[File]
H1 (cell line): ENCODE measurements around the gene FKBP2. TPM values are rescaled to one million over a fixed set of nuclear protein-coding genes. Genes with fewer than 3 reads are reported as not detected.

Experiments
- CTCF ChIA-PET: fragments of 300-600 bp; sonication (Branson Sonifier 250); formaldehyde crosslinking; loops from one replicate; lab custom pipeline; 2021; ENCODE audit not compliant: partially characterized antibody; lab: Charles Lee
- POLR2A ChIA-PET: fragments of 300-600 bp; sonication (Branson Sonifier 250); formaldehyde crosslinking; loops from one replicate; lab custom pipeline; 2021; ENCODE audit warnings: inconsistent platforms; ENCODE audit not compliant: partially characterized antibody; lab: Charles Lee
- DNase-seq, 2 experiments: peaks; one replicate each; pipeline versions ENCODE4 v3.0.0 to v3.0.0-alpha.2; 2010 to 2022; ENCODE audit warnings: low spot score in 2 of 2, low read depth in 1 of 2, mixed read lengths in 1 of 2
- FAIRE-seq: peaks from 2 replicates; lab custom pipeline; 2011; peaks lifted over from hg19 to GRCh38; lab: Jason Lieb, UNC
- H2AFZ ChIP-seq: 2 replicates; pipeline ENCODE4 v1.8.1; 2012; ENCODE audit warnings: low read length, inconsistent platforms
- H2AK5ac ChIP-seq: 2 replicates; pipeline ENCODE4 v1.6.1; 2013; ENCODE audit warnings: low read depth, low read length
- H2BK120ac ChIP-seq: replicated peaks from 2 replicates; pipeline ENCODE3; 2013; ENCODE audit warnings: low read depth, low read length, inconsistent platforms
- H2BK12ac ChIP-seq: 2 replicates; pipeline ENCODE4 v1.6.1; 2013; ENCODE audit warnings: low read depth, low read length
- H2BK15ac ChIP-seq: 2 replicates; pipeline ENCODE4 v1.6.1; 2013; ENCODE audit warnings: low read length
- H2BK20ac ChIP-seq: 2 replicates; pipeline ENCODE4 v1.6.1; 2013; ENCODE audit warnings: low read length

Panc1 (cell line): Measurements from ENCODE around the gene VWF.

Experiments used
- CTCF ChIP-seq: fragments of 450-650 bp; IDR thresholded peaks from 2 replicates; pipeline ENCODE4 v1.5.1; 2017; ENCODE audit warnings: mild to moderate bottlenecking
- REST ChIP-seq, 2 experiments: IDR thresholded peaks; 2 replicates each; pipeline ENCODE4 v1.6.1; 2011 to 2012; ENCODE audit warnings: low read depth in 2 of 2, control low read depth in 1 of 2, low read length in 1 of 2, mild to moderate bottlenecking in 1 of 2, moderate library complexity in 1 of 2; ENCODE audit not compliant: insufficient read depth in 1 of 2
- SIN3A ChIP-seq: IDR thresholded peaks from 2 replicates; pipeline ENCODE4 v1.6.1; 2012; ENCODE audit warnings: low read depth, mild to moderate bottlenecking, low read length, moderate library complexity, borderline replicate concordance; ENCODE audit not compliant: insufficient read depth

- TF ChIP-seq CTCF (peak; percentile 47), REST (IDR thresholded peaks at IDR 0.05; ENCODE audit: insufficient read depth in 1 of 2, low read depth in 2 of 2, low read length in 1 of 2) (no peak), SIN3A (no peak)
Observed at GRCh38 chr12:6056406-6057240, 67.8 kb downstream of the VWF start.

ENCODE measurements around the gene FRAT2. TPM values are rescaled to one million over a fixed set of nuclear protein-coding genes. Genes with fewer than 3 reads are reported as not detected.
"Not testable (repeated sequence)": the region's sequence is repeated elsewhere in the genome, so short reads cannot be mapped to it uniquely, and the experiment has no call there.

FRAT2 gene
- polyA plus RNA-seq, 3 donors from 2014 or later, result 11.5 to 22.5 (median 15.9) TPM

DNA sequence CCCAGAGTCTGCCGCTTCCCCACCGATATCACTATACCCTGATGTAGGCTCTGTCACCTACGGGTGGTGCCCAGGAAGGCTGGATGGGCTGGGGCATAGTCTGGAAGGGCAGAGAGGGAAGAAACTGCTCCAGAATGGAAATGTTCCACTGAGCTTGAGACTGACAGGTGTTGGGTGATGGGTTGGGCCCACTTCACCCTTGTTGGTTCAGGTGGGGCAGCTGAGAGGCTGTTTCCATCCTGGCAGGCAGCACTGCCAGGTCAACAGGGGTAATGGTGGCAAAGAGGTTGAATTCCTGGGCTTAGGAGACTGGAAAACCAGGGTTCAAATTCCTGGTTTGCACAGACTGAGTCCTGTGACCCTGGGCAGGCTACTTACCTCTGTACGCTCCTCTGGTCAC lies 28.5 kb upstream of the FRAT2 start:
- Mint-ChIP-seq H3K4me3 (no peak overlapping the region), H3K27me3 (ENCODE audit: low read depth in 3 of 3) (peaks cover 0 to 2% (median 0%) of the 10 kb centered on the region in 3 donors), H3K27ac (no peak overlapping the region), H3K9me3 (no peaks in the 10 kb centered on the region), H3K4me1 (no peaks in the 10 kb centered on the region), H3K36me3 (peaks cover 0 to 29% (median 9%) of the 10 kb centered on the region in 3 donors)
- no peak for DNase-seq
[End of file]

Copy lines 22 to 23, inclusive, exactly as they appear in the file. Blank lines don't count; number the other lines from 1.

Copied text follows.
FRAT2 gene
- polyA plus RNA-seq, 3 donors from 2014 or later, result 11.5 to 22.5 (median 15.9) TPM